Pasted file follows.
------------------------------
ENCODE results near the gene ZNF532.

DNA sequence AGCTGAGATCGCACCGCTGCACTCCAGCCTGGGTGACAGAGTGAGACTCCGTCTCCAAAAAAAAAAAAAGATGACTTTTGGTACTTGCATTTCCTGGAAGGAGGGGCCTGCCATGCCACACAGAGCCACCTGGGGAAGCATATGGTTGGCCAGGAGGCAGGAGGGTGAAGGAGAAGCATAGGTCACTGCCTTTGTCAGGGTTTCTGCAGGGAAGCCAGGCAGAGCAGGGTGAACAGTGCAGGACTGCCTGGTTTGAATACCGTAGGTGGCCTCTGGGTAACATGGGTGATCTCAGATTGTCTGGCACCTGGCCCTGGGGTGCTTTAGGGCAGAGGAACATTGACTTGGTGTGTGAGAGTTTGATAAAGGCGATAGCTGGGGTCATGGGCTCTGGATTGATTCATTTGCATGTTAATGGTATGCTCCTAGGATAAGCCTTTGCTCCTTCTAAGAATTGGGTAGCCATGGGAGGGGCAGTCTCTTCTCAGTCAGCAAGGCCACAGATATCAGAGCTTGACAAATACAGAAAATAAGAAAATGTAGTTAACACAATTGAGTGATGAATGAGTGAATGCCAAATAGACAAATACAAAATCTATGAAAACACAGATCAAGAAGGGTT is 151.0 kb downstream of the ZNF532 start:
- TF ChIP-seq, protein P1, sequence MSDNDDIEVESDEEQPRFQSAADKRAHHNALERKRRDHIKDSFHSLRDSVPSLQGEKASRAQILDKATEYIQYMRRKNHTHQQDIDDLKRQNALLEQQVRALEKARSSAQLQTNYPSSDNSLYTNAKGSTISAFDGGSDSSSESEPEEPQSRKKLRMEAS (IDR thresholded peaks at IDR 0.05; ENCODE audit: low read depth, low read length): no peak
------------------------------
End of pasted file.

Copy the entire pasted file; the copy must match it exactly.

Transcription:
ENCODE results near the gene ZNF532.

DNA sequence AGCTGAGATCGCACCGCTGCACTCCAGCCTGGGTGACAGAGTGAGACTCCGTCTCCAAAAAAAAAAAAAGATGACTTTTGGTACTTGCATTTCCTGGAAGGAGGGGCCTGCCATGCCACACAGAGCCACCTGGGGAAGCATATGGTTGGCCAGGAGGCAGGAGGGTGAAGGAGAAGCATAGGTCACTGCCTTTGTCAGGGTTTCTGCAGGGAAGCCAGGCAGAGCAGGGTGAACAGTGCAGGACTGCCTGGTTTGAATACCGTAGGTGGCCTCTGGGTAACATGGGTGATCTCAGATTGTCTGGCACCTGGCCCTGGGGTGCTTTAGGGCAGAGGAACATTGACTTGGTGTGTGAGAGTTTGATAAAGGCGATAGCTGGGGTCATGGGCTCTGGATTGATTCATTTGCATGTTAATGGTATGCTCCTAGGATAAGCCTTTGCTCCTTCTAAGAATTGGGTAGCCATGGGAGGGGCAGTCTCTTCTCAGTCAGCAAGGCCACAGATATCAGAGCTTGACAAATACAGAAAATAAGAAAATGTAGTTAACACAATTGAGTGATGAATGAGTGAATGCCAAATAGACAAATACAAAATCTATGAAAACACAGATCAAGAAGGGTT is 151.0 kb downstream of the ZNF532 start:
- TF ChIP-seq, protein P1, sequence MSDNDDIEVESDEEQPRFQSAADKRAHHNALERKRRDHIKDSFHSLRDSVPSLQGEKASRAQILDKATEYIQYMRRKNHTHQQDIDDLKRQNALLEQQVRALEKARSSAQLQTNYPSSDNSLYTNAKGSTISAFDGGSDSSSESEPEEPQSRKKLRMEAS (IDR thresholded peaks at IDR 0.05; ENCODE audit: low read depth, low read length): no peak